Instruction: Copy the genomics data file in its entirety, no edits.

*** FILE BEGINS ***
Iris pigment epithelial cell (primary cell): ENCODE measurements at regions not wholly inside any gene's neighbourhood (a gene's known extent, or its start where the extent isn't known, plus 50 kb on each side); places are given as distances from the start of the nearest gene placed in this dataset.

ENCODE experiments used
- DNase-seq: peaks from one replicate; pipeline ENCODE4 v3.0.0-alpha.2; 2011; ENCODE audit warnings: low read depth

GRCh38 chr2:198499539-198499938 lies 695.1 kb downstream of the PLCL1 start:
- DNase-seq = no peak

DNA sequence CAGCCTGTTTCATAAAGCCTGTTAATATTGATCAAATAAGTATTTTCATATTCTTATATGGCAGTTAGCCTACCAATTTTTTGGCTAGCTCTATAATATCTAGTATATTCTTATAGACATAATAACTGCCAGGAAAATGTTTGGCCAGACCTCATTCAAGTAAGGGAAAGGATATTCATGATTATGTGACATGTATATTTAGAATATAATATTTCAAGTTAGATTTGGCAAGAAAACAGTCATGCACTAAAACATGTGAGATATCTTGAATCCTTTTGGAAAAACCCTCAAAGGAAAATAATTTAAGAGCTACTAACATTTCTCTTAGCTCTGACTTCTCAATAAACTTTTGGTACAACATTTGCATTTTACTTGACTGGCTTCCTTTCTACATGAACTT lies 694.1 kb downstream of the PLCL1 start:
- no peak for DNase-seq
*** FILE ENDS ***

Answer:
Iris pigment epithelial cell (primary cell): ENCODE measurements at regions not wholly inside any gene's neighbourhood (a gene's known extent, or its start where the extent isn't known, plus 50 kb on each side); places are given as distances from the start of the nearest gene placed in this dataset.

ENCODE experiments used
- DNase-seq: peaks from one replicate; pipeline ENCODE4 v3.0.0-alpha.2; 2011; ENCODE audit warnings: low read depth

GRCh38 chr2:198499539-198499938 lies 695.1 kb downstream of the PLCL1 start:
- DNase-seq = no peak

DNA sequence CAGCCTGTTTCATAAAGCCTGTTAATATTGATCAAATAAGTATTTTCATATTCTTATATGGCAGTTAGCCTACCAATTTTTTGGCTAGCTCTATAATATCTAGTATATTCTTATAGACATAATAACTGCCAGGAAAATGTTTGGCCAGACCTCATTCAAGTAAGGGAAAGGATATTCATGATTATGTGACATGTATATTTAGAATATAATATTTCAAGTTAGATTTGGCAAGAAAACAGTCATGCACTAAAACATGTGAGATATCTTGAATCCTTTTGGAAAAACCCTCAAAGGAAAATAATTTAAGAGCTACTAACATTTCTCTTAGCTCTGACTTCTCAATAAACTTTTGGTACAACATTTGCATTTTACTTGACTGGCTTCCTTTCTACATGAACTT lies 694.1 kb downstream of the PLCL1 start:
- no peak for DNase-seq